Curatorship vs. Stewardship

Jonathan I. Katz

Department of Physics, Washington U., St. Louis, Mo.

[my last name]@wuphys.wustl.edu

 

[A heavily edited version of this appeared in the Bulletin of the Atomic Scientists, November/December 1995. It has also circulated informally under the title "The Case Against Science-Based Stockpile Stewardship".]

Nuclear weapons were developed under the intense pressure of a World War, and matured during the Cold War. It has been axiomatic that the end of the Cold War, and the absence of a major threatening adversary since then, means that the future task of the nuclear complex will be to exercise stewardship over existing weapons and materials, maintaining confidence in them, preserving the physical and human resources needed to remanufacture them if necessary, and remaining capable of resuming nuclear design, manufacture and testing with minimum delay should the international situation require.

I suggest that it is better to describe the future task as curatorship than as stewardship, and emphasize the distinction between these two concepts. In stewardship the human resources required to design and develop weapons are maintained, with skills honed on classified and unclassified experiments conducted at facilities such as the National Ignition Facility (NIF) and in hydronuclear tests. In curatorship these facilities are not built, and design and development skills are allowed to atrophy; only those skills required to remanufacture weapons according to their original specifications are preserved. The purpose of this note is to argue that curatorship is preferable to stewardship. The chief nuclear danger in the present world is that of proliferation, and stewardship will exacerbate this danger, while curatorship will mitigate it while preserving our existing nuclear forces.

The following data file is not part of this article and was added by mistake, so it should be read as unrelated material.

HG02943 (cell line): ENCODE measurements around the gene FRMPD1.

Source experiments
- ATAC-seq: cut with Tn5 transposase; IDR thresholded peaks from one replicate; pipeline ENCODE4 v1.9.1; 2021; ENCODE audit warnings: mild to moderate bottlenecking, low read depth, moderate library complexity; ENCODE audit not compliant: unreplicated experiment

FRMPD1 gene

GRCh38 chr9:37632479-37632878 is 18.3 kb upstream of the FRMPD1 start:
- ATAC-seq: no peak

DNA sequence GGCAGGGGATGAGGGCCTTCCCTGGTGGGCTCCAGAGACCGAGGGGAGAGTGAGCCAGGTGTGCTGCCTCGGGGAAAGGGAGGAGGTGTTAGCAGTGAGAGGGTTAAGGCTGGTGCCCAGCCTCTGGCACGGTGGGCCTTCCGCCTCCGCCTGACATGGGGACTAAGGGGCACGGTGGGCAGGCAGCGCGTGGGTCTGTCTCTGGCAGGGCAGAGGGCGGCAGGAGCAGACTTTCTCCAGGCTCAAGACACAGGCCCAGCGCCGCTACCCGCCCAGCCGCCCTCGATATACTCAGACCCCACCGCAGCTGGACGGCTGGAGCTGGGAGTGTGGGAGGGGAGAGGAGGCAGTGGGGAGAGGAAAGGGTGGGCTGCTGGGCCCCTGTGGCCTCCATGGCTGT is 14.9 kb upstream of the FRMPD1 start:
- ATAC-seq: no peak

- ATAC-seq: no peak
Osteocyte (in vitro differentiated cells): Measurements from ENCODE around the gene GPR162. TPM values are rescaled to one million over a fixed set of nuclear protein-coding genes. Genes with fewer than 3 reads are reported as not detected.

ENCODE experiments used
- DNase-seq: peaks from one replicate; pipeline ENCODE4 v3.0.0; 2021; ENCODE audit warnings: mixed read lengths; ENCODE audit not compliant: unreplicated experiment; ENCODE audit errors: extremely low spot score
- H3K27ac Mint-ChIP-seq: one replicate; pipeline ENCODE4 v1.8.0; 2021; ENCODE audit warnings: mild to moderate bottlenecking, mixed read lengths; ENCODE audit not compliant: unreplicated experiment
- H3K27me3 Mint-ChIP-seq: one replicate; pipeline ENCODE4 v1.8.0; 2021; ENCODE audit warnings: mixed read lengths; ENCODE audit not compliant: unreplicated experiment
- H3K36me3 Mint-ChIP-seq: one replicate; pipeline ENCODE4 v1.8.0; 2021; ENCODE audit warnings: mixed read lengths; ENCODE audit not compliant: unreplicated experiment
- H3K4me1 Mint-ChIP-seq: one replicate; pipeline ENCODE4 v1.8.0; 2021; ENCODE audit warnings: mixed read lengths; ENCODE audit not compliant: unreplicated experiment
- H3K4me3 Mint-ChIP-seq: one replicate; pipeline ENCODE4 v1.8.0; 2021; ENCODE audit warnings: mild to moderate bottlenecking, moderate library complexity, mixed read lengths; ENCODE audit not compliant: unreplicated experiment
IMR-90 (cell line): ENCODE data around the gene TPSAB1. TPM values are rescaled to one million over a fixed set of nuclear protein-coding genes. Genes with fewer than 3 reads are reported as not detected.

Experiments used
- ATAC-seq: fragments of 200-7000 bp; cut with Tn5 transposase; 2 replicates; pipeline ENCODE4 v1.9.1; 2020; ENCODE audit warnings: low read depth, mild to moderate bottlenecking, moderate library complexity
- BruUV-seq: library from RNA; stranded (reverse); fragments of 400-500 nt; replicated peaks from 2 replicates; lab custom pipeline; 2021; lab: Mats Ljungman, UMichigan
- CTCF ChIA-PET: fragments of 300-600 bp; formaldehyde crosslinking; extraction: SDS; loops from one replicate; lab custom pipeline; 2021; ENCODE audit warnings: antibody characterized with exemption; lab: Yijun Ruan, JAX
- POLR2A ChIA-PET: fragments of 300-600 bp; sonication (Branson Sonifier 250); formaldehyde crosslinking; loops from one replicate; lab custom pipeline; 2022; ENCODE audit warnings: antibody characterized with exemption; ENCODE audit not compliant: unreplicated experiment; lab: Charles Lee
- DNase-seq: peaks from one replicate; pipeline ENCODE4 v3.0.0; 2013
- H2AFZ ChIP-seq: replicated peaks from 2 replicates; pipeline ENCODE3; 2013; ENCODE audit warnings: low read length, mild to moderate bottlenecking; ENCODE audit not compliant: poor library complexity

What is the value of the capabilities preserved by stewardship, but not by curatorship? These are the retention of a cadré of technically and scientifically competent people who understand nuclear weapons design, developing their understanding and skills on weapons-related experiments. Such people are needed in order to design new weapons, or to modify old ones. However, nuclear weapons are not well enough understood to permit the development of new weapons, or the modification of those we now possess, without tests at substantial (multi-kiloton) nuclear yield. Despite fifty years of experience, including large numbers of tests at full nuclear yield, we do not have sufficient confidence in our design tools. It is unlikely that any future work without nuclear testing could give us that confidence.